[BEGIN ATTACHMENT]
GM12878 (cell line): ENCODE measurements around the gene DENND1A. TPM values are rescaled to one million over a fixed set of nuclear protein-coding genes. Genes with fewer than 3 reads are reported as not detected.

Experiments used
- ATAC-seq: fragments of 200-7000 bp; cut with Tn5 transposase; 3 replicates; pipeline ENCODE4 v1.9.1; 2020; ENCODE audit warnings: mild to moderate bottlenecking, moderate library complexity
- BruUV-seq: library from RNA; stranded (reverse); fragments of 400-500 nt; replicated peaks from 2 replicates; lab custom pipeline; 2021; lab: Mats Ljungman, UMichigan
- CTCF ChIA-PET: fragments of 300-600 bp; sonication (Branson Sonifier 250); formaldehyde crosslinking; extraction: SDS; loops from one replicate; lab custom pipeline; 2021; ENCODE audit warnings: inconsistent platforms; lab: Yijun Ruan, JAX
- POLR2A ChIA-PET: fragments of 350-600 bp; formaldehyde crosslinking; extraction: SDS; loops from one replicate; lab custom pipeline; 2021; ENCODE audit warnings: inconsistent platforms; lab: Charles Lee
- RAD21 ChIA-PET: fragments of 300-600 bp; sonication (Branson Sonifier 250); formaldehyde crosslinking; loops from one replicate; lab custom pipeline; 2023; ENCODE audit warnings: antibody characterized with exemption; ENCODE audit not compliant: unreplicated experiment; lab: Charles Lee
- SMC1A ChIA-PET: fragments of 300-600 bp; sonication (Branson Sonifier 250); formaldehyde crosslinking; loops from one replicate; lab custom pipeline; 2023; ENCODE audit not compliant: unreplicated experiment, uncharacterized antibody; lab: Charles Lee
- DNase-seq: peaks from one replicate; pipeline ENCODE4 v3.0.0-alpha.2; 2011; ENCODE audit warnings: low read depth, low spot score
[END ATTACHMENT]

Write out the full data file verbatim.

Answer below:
GM12878 (cell line): ENCODE measurements around the gene DENND1A. TPM values are rescaled to one million over a fixed set of nuclear protein-coding genes. Genes with fewer than 3 reads are reported as not detected.

Experiments used
- ATAC-seq: fragments of 200-7000 bp; cut with Tn5 transposase; 3 replicates; pipeline ENCODE4 v1.9.1; 2020; ENCODE audit warnings: mild to moderate bottlenecking, moderate library complexity
- BruUV-seq: library from RNA; stranded (reverse); fragments of 400-500 nt; replicated peaks from 2 replicates; lab custom pipeline; 2021; lab: Mats Ljungman, UMichigan
- CTCF ChIA-PET: fragments of 300-600 bp; sonication (Branson Sonifier 250); formaldehyde crosslinking; extraction: SDS; loops from one replicate; lab custom pipeline; 2021; ENCODE audit warnings: inconsistent platforms; lab: Yijun Ruan, JAX
- POLR2A ChIA-PET: fragments of 350-600 bp; formaldehyde crosslinking; extraction: SDS; loops from one replicate; lab custom pipeline; 2021; ENCODE audit warnings: inconsistent platforms; lab: Charles Lee
- RAD21 ChIA-PET: fragments of 300-600 bp; sonication (Branson Sonifier 250); formaldehyde crosslinking; loops from one replicate; lab custom pipeline; 2023; ENCODE audit warnings: antibody characterized with exemption; ENCODE audit not compliant: unreplicated experiment; lab: Charles Lee
- SMC1A ChIA-PET: fragments of 300-600 bp; sonication (Branson Sonifier 250); formaldehyde crosslinking; loops from one replicate; lab custom pipeline; 2023; ENCODE audit not compliant: unreplicated experiment, uncharacterized antibody; lab: Charles Lee
- DNase-seq: peaks from one replicate; pipeline ENCODE4 v3.0.0-alpha.2; 2011; ENCODE audit warnings: low read depth, low spot score